Of late, I have watched few movies in which someone questions his/her faith, mostly in religion, prompting me to wonder if a complete surrender to an idea, a group, a religion or a person is at all possible. The single-mindedness towards significant achievements is cushioned by family and religion; the single-mindedness towards welfare of family is broken now and then by care for a career but a single-mindedness towards religion may or may not be broken. It is however tough to imagine even the most unflappable of minds not veering from this domineering faith in something, unless his faith in one is his faith in all.

I have no clue why it was so, but the first thoughts I got after watching Ingmar Bergman’s Winter Light and Luis Bunuel’s Nazarin (apart from of course the aspect of faith in god), was about mathematics (arithmetic, specifically), students of which devote themselves to the field. Maths for some is a far more compelling field than anything art can conjure. It might be true of exact sciences as well, but I can’t guess.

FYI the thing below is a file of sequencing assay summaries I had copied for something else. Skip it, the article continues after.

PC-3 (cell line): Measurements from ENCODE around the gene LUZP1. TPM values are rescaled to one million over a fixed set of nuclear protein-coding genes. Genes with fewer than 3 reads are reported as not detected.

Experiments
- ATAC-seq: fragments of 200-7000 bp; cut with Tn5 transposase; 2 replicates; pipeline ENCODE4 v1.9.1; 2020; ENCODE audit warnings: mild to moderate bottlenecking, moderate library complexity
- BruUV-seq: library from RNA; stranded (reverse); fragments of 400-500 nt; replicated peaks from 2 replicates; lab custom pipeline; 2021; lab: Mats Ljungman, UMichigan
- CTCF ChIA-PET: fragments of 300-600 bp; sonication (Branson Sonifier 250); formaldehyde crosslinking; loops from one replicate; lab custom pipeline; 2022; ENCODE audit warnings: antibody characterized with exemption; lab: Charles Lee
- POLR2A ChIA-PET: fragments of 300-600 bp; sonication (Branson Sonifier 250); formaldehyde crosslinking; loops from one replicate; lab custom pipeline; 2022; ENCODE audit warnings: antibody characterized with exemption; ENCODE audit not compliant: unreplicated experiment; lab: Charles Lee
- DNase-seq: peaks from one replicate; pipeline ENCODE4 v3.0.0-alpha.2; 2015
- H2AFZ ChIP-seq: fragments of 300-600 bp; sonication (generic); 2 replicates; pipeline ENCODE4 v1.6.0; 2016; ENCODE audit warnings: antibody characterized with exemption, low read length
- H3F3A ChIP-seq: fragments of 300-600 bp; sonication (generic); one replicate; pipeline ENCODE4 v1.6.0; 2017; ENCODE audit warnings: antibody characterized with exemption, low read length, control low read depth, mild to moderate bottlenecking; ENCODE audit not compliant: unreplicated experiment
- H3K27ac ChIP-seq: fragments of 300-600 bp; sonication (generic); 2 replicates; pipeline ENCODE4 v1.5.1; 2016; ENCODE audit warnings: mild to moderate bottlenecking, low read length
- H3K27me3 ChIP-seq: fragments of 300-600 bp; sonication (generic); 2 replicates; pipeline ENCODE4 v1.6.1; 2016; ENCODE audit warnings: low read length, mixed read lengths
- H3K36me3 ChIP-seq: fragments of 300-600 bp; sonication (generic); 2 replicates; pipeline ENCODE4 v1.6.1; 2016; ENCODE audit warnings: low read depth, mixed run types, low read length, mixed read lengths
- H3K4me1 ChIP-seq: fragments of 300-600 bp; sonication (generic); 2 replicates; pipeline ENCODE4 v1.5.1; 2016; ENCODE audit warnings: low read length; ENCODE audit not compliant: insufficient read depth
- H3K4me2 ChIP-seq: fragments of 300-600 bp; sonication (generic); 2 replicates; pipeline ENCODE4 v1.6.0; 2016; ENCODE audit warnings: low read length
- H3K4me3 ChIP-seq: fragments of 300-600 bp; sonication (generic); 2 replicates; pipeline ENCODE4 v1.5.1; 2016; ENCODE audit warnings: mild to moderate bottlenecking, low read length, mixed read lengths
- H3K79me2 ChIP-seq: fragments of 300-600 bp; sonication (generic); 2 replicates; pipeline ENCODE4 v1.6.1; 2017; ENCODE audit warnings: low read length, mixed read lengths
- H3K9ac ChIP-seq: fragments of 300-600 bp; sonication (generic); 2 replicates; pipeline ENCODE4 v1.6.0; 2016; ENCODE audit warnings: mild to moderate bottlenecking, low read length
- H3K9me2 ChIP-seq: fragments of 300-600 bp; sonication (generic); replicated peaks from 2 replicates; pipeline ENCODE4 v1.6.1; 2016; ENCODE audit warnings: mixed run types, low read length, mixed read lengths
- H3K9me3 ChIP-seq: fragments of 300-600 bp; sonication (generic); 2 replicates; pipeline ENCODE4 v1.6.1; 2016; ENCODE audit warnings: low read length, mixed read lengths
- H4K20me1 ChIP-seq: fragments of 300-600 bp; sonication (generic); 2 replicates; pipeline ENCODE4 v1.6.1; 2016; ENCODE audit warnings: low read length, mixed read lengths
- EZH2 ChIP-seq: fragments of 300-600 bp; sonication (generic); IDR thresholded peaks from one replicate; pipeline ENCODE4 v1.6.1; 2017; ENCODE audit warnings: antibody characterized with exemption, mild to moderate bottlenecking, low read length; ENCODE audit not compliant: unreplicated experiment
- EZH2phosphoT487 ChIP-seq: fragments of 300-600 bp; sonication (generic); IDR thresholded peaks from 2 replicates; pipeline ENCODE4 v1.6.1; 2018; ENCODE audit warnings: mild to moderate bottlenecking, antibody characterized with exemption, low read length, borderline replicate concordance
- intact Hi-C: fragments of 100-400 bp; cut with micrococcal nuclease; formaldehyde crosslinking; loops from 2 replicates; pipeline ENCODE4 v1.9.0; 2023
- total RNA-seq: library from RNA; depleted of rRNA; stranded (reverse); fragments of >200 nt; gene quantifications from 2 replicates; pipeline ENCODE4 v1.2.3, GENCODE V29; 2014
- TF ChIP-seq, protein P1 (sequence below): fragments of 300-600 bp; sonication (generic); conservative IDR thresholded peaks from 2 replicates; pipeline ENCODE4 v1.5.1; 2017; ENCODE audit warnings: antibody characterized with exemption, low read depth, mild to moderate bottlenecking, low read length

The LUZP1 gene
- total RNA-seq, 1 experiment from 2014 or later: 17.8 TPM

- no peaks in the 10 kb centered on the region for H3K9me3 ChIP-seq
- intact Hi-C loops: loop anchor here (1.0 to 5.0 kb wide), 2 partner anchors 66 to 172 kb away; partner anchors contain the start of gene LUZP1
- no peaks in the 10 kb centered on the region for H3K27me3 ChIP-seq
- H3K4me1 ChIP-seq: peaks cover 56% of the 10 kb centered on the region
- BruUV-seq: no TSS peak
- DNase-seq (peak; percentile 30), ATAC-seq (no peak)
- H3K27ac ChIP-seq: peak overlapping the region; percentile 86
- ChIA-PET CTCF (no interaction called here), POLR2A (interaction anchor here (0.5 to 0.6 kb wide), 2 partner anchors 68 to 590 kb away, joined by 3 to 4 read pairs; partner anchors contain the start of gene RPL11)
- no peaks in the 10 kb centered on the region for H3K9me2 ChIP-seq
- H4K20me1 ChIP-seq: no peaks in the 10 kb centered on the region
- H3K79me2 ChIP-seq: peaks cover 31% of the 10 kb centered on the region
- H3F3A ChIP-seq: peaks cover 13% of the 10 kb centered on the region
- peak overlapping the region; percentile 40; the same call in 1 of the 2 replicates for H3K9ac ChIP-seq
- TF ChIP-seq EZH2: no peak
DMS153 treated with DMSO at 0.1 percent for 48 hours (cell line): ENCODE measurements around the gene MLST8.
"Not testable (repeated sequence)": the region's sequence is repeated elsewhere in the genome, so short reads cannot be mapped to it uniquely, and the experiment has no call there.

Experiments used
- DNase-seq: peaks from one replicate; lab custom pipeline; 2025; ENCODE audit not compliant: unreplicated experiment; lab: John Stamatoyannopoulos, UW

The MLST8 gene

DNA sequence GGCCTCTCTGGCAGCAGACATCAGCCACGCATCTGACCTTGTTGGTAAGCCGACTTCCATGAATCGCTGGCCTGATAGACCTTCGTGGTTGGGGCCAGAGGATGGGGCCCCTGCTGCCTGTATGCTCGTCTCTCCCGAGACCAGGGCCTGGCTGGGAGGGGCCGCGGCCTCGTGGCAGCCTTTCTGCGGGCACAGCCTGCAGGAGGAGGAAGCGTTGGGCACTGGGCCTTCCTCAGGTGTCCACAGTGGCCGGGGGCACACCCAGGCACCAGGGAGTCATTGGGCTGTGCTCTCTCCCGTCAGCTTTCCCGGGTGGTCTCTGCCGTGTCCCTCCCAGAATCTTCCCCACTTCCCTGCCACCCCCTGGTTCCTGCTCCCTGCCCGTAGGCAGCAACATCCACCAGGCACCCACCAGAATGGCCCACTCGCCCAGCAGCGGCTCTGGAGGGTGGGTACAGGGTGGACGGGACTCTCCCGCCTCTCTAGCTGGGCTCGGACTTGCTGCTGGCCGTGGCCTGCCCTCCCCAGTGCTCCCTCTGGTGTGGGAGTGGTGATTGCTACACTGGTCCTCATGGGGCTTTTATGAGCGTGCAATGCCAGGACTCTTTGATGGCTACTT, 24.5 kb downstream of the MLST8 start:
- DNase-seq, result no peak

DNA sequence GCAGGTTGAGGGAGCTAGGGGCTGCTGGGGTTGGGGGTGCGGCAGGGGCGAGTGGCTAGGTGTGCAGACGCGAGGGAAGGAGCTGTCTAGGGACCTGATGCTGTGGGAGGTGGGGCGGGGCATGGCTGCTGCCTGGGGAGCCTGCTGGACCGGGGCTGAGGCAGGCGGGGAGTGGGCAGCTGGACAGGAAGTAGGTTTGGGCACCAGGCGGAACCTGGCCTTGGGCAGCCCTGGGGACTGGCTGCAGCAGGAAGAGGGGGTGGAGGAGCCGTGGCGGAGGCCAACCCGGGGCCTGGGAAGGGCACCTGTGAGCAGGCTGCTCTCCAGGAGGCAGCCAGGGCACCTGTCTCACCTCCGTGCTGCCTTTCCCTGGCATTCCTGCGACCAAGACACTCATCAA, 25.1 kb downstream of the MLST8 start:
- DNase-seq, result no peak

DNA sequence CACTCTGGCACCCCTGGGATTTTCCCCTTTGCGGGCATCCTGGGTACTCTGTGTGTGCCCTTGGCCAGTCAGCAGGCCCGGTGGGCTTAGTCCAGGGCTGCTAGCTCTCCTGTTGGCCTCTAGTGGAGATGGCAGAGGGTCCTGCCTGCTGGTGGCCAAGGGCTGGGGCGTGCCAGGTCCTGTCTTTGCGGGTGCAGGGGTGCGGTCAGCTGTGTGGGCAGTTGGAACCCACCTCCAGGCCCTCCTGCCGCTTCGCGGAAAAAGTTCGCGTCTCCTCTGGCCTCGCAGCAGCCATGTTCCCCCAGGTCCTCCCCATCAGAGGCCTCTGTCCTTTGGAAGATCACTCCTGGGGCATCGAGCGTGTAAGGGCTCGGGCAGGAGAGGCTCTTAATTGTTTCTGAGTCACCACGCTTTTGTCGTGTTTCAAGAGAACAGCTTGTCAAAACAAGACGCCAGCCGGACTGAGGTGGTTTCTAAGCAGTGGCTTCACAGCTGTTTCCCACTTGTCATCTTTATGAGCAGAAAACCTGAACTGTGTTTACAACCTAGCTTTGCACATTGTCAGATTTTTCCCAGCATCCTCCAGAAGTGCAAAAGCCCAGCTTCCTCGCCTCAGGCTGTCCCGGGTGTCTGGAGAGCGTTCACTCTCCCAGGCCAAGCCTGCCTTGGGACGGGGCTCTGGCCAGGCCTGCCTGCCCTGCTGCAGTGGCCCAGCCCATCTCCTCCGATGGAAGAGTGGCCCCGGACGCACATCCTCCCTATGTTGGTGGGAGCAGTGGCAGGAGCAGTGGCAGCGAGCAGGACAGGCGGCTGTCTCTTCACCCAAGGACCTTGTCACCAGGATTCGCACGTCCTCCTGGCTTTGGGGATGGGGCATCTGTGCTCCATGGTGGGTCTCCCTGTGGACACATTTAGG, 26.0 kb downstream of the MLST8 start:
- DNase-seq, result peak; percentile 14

The thing about maths is, there is a definite answer for almost anything, the destination is not going to be new, but the path taken can be. It affords space for creativity, but doesn’t allow you to supercede it. If mathematics has an ego it will always be bigger than a mathematician’s.

With this as the basis, where someone is so devoted to his subject and whose future is dependent on the faith he has in its absolute nature, what happens if he suddenly finds one day that there was nothing absolute about his subject, and it was only his faith that had blinded him till then. On one hand it should shake him and his entire foundation up, after all, he spent a life on something that was fundamentally flawed. But on the other, would he even consider that it was he himself who superceded his faith?

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